Hydrogen, the universe’s most abundant element, sits alongside electricity as the automotive industry’s fuel alternative, and Australia is leading the charge. H2X, an Australian-founded company, has pulled the veil off its offering to the hydrogen vehicle industry, a fuel cell electric ute called the Warrego. This beast runs on the greenest energy and has the guts to take on the roughest terrains.
The Warrego is more than just a carbon-conscious piece of kit. It’s a lean, green, 4WD machine ready for whatever your lifestyle demands, whether for work or play. The Warrego 90XR rocks an AWD FCEV Hybrid drive system, punches out 260 KW of motor power, and boasts a fuel cell peak power of 60 KW. This bad boy has a battery pack power of 30 KW/h, with a supercap power of 416V, 8kw, 2.6 K amps. Its hydrogen capacity will get you a solid 450km of travel, with a carrying capacity of 1,000kg in the tray and 2,500kg towing. It’ll also hit 100km/h in just over 8 seconds.
Before planning your next road trip, remember that the Warrego isn’t your average mass-production ride. As a proof of concept for hydrogen vehicles, H2X has confirmed that each Warrego will need to be tailored to the customer’s needs. In other words, the specifics of each car could change slightly based on your preferences and requirements.
Design-wise, the Warrego does look eerily familiar, with a silhouette that mirrors the new Toyota Tacoma, which in itself is a take on the Ford Ranger. With an established frame like that to bounce off, the new hydrogen release is firming as an enticing premise, particularly as the country grapples with challenging electric vehicle charging conditions.
H2X’s display of the Warrego at the global hydrogen industry meet-up in Rotterdam was quite a spectacle, according to coverage by the AFR. The crowd, consisting of keen enthusiasts and curious onlookers, couldn’t help but be drawn to the unique sight of a converted Ford Ranger fitted with a hydrogen motor under the hood.
The need for a worldwide network of hydrogen fuelling stations is a challenge. But, H2X is positioning the Warrego towards professional fleet owners who can establish refuelling bases. With this strategy, H2X aims to lay the groundwork for larger-scale production once a comprehensive hydrogen-vehicle refuelling infrastructure is in place.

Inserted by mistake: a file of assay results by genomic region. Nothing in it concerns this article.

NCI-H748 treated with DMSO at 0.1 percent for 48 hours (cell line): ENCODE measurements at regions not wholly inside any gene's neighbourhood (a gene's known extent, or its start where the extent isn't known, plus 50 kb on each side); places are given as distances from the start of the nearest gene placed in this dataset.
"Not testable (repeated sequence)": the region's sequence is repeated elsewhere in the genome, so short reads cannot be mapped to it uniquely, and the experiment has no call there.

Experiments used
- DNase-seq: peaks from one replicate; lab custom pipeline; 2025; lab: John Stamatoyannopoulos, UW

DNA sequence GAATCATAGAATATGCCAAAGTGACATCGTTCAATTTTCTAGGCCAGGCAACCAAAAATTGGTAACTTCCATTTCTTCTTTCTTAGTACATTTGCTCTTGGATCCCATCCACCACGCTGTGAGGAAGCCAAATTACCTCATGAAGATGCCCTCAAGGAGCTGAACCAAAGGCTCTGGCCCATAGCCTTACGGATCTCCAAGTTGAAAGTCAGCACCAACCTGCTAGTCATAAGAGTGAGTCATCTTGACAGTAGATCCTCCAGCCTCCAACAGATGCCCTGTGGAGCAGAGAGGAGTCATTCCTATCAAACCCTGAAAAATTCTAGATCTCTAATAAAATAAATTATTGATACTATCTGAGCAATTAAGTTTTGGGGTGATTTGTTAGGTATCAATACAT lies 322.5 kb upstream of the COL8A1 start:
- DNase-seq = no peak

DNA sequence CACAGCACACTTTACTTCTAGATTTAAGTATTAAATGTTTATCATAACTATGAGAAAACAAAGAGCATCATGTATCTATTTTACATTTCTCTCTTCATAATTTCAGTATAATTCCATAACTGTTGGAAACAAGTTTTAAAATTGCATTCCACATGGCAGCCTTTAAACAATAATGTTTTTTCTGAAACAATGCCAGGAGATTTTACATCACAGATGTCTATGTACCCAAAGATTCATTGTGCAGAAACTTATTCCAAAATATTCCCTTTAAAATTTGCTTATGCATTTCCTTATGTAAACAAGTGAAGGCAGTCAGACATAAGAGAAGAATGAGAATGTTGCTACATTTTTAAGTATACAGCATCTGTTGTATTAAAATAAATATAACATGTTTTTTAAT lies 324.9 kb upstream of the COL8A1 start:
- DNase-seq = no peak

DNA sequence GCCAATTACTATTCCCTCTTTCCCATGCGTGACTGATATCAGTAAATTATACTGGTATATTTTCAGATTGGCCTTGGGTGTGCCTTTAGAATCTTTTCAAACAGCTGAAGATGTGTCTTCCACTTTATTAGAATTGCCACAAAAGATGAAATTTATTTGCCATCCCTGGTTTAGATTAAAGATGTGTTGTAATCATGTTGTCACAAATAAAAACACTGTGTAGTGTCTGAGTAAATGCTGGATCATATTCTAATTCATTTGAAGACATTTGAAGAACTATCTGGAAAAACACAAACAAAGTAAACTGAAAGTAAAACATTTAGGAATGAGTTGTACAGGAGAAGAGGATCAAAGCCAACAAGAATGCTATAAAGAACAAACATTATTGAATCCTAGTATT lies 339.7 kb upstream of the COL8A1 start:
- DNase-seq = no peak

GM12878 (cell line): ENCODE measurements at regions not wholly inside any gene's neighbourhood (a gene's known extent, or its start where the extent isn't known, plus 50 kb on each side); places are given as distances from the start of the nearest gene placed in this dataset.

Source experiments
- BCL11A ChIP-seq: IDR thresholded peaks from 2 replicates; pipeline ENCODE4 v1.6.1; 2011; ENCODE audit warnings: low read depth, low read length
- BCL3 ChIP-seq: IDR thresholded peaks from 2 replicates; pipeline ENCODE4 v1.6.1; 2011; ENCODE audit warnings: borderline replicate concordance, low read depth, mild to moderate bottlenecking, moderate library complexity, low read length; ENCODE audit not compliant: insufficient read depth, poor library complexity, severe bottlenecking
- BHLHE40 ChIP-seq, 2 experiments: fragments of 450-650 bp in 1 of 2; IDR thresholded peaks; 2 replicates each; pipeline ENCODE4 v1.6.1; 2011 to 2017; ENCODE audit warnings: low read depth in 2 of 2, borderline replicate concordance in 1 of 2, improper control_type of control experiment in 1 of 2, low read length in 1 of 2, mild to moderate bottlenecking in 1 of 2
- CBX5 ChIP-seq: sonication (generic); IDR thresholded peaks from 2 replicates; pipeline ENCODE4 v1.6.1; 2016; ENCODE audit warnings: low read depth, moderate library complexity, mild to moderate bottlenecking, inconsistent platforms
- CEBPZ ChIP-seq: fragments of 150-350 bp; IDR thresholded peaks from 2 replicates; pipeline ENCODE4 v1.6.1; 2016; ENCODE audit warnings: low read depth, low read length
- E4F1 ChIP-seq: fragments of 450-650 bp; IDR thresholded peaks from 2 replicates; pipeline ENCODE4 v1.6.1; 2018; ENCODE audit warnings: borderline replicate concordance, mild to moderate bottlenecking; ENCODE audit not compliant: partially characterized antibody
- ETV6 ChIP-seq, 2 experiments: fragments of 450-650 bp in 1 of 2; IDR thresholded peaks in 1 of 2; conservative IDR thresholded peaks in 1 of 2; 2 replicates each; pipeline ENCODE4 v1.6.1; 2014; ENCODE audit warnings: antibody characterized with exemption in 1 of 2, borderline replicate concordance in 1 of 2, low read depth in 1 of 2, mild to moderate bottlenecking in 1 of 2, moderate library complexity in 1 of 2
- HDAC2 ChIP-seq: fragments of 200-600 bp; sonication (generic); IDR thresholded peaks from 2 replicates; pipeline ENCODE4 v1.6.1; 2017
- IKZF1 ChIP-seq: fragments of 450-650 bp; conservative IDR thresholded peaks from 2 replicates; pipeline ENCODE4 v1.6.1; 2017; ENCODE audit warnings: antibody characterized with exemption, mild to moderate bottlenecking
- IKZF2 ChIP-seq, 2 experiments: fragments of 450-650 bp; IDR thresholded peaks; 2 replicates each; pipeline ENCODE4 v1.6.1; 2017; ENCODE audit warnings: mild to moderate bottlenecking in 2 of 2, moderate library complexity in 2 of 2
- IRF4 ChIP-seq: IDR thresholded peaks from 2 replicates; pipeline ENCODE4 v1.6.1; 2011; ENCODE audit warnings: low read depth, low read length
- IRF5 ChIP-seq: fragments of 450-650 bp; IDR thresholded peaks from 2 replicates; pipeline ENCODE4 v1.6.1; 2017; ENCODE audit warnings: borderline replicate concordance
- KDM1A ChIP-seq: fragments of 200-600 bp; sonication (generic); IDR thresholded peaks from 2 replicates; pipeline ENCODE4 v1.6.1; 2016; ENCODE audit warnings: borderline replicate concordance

H2X co-founder, Chris Reitz, stated that the company initially plans to integrate its hydrogen power trains into models like the Ford Ranger. However, don’t expect to see a swarm of Warregos on the road soon. According to Reitz, this green machine is more of a “calling card,” a demonstrator product, hinting at bigger plans on the horizon.
H2X isn’t just dipping its toes in the hydrogen-powered vehicle pool; the brand is planning a splash with the production of a 3.5-tonne van called the Darling, potentially as soon as 2026. The prototypes are currently being developed in Germany and the Netherlands, with production expected to reach up to 70,000 vehicles per year.
H2X is also working in Sweden to install hydrogen engines into 18-tonne and 26-tonne trucks. They even have a contract to supply hydrogen-powered garbage trucks in Gothenburg, where a council-owned hydrogen filling station is already operating.
With a vision to set up production plants in each country where there is substantial demand, H2X is looking to disrupt the traditional vehicle manufacturing model. After all, why ship vehicles around the globe when you can make them right where they’re needed?
While not intended for mass production, the Warrego clearly indicates that the hydrogen revolution is no longer a matter of ‘if’ but ‘when’. Despite the current obstacles facing hydrogen-powered vehicles, the H2X Warrego is a pioneering force proving that a future of ‘green’ power can pack a punch. Now it’s just a matter of time before we see this green revolution hit the mainstream.